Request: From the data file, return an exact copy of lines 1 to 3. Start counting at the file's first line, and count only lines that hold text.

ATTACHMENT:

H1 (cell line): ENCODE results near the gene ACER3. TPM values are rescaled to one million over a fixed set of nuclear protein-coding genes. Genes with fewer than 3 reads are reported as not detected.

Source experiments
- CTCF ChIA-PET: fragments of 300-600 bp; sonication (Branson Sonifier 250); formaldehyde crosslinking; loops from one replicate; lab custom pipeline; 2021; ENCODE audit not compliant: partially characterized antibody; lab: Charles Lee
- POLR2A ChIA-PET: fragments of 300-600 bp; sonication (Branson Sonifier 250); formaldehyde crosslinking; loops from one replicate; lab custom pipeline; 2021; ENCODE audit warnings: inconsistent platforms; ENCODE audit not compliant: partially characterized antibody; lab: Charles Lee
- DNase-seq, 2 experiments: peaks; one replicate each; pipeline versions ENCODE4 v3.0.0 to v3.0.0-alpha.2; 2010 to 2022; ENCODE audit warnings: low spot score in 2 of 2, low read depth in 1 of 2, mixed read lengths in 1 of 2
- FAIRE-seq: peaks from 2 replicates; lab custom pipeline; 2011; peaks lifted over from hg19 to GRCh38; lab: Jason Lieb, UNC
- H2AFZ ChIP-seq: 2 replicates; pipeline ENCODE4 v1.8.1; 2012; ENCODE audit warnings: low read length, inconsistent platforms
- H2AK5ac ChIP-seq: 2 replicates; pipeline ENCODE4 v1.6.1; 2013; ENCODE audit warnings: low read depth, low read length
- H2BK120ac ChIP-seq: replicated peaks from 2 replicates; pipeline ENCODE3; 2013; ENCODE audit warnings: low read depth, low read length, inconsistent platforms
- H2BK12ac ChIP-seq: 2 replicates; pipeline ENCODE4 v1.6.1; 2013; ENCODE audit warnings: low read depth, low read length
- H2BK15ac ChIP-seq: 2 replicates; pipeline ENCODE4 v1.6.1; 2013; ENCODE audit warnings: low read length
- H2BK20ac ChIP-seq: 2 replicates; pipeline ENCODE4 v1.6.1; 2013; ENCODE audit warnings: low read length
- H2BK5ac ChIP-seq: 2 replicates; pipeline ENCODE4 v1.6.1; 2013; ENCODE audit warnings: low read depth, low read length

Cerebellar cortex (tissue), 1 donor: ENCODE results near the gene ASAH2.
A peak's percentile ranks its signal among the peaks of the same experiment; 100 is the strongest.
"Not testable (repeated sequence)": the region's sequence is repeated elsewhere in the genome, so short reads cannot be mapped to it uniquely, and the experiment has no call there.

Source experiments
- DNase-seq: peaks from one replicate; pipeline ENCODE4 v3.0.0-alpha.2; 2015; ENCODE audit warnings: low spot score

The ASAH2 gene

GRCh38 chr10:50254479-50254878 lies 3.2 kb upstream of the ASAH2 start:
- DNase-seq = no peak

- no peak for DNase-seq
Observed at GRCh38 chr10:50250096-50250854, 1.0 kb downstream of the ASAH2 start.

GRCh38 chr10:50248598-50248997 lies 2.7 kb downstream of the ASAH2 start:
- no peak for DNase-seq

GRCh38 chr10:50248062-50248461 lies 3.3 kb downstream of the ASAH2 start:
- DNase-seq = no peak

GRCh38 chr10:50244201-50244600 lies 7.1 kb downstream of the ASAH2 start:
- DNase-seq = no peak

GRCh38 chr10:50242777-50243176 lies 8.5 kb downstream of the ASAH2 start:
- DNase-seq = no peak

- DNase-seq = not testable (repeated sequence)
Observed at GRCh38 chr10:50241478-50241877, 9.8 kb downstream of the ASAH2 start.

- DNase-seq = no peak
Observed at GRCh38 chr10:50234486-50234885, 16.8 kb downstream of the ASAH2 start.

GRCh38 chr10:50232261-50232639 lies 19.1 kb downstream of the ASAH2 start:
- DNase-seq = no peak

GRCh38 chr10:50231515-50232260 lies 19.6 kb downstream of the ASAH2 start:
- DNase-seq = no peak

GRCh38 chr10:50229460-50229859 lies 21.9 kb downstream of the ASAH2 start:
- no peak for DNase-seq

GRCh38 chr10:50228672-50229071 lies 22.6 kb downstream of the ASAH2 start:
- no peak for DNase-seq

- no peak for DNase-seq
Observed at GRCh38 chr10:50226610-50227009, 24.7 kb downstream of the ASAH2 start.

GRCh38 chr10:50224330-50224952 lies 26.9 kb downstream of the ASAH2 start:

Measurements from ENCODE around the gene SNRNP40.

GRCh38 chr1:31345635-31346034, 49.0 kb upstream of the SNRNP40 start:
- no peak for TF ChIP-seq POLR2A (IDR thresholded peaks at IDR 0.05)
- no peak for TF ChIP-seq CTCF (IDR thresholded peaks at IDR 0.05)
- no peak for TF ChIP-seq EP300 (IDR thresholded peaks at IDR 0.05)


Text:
H1 (cell line): ENCODE results near the gene ACER3. TPM values are rescaled to one million over a fixed set of nuclear protein-coding genes. Genes with fewer than 3 reads are reported as not detected.

Source experiments
- CTCF ChIA-PET: fragments of 300-600 bp; sonication (Branson Sonifier 250); formaldehyde crosslinking; loops from one replicate; lab custom pipeline; 2021; ENCODE audit not compliant: partially characterized antibody; lab: Charles Lee